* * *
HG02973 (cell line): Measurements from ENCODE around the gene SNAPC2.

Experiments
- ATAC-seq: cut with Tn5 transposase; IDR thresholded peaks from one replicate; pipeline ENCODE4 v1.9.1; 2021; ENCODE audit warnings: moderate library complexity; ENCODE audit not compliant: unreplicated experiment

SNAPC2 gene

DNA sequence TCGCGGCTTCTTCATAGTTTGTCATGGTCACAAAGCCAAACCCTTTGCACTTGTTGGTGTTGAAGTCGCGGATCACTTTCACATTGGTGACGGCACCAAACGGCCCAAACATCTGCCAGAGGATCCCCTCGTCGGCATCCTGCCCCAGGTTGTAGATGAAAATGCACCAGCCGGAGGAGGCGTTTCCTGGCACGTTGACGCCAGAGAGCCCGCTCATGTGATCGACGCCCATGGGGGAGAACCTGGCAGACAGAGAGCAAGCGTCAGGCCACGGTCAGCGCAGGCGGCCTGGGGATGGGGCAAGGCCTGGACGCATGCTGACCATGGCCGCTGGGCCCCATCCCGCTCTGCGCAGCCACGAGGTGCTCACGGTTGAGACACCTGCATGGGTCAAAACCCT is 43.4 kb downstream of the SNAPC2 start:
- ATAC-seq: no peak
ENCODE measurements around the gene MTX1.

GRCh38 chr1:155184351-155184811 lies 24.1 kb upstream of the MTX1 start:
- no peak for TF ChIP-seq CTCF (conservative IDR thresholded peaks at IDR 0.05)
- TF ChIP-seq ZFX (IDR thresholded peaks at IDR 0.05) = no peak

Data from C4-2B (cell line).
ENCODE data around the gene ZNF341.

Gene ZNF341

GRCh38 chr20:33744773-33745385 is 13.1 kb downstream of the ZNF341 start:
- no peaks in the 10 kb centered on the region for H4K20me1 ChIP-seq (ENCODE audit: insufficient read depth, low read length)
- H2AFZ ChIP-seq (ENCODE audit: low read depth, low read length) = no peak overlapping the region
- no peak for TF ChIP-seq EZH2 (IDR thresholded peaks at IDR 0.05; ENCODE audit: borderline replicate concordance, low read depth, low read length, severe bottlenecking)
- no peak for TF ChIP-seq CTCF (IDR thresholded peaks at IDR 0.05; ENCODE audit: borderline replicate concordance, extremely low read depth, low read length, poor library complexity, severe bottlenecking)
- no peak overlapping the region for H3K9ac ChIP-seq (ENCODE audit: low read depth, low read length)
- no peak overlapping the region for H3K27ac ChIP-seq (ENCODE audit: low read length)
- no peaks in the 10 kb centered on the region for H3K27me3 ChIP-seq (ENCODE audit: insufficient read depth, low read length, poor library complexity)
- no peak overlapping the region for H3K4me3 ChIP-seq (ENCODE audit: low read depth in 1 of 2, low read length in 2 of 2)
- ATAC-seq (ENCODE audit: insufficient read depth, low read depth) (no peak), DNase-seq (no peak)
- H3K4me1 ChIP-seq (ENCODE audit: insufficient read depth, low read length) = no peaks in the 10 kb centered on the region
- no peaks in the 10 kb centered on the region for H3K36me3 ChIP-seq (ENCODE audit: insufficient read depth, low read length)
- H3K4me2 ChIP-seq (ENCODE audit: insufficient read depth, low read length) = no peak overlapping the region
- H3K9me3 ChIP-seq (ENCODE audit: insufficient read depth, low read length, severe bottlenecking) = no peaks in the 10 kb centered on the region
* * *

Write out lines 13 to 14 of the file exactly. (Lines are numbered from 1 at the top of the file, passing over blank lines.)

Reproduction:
Gene ZNF341

GRCh38 chr20:33744773-33745385 is 13.1 kb downstream of the ZNF341 start: